Aug. 9, 2016
When speakers scheduled to discuss a Black Lives Matter topic did not arrive, Forum participants discussed the issues raised by the movement.
Forum co-founder Sarah Stevenson asked speakers to focus on how to make improvements in the lives of African-Americans in Charlotte-Mecklenburg, and many did just that. Among the proposals:
- Help young black people see that their votes would matter if they voted.
- Stop recruiting police officers from those leaving the military, where they were trained to kill.
- Act on gun control.
- Reduce police-driver confrontations by changing laws to end police stops for minor issues like a broken tail light. Have officers mail tickets the same way red-light cameras do.
- Men: Take greater role in raising your children.
- Men: Mentor a young man.
- Demand that the white community take responsibility for officers’ actions. Teach officers to disable, not to kill.
- Hold black public officials responsible for not protecting black residents.
- Black adults need to be present at school board meetings, to invite police into community groups for communication.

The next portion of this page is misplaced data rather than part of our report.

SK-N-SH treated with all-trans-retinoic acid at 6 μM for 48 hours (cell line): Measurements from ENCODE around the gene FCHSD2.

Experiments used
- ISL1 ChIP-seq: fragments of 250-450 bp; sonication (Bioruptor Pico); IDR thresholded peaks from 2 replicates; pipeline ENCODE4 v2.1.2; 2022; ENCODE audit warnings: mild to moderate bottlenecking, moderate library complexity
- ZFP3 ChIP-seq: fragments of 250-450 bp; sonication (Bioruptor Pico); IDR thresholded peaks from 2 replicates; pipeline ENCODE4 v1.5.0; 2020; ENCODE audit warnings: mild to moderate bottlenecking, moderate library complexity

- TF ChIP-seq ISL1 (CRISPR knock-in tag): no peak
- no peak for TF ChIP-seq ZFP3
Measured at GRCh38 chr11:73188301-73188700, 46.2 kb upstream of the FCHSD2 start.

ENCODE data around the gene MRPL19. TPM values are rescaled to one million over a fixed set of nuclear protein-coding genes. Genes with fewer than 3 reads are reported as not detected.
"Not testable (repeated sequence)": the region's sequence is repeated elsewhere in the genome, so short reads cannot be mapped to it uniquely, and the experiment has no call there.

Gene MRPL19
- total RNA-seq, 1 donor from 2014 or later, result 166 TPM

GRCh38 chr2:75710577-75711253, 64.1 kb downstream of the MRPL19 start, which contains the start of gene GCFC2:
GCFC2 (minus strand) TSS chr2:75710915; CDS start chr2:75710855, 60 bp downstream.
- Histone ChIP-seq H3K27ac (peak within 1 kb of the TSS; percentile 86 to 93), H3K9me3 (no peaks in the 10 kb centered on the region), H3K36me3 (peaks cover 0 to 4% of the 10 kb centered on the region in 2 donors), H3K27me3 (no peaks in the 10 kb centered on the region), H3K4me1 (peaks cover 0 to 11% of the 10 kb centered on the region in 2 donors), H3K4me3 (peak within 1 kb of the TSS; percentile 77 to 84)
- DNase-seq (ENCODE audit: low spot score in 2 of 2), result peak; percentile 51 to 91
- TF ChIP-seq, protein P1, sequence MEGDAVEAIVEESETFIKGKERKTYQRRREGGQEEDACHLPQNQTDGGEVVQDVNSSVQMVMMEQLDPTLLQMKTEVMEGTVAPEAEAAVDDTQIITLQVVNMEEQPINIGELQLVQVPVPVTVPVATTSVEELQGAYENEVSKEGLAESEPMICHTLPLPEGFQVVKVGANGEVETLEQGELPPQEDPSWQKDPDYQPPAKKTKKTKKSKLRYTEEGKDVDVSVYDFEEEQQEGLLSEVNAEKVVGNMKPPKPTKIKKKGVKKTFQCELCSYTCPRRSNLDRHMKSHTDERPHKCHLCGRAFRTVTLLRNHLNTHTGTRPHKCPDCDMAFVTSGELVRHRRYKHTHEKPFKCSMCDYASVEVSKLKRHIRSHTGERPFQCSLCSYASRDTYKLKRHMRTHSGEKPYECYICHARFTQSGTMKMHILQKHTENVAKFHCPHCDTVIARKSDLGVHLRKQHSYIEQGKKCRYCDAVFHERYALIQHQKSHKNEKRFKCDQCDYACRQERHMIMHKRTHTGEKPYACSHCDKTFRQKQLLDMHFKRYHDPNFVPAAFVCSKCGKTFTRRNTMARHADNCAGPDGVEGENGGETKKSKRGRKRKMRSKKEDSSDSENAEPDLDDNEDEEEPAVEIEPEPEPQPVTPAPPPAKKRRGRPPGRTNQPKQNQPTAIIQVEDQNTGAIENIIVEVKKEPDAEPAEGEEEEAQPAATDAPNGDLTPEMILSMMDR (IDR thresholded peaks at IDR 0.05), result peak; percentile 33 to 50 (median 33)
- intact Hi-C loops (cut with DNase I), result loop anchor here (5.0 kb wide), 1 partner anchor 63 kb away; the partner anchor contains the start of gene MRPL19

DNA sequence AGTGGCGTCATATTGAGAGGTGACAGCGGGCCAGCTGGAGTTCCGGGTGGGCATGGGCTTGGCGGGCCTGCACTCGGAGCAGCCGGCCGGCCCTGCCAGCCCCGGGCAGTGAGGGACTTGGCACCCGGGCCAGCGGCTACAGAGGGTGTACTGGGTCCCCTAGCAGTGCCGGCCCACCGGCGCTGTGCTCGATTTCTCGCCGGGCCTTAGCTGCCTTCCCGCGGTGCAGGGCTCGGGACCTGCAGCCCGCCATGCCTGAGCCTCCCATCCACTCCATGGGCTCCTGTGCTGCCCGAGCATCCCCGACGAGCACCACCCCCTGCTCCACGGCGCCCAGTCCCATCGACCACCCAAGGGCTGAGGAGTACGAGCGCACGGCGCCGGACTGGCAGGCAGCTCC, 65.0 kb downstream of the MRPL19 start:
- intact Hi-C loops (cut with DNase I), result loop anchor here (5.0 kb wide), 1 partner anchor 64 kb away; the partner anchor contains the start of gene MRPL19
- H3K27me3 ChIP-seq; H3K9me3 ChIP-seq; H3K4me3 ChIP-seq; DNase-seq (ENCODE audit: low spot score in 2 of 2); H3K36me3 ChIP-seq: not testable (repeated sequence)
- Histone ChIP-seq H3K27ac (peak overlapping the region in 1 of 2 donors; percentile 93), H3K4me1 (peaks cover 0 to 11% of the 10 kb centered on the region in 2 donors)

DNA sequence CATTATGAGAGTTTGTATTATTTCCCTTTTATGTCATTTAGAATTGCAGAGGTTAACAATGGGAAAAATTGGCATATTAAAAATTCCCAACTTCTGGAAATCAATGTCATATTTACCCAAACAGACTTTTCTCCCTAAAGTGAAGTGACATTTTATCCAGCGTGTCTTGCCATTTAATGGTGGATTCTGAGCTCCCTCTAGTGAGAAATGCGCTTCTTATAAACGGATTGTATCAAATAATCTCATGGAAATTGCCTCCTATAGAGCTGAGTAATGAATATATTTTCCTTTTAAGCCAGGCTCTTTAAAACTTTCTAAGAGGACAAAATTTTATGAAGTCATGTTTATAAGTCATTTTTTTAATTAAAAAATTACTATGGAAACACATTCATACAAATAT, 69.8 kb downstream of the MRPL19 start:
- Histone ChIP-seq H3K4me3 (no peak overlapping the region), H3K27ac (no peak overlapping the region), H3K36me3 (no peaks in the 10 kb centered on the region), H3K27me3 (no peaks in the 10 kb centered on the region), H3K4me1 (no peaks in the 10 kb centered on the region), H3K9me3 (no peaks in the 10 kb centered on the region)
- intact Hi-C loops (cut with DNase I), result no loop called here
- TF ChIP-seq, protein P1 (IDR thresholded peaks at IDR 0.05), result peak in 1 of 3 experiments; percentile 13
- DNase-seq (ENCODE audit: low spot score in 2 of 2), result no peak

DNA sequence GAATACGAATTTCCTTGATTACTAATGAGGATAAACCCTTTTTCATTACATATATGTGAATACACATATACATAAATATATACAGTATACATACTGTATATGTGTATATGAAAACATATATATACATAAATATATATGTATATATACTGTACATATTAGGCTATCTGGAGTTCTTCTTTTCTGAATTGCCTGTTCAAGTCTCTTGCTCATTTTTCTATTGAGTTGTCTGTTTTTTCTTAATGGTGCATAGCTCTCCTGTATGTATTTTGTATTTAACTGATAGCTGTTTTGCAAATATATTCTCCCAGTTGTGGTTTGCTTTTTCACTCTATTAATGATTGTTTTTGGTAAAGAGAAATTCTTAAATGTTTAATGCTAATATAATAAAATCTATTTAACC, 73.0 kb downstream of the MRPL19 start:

- Confront and end the gun violence against black people that has been common since the earliest American militias and the police forces allied with the militias.
- Put your save-black-people notions to use in direct contact with young at-risk black youth.
- Teach officers de-escalation techniques so no weapons are fired.
- Add a “too” to Black Lives Matter.
- Employ young people so they don’t have to steal to eat.
- Read to a child once a week.
- Repeal N.C. laws that can ban some individuals from employment.
- Support groups encouraging young people to become entrepreneurs.
The discussion followed a presentation by Delores Johnson Hurt about the Charlotte-Mecklenburg League of Women Voters. Hurt also participated in the open Forum about Black Lives Matter.
The video below, which is taken from today’s live feed to YouTube, focuses on the Black Lives Matter discussion.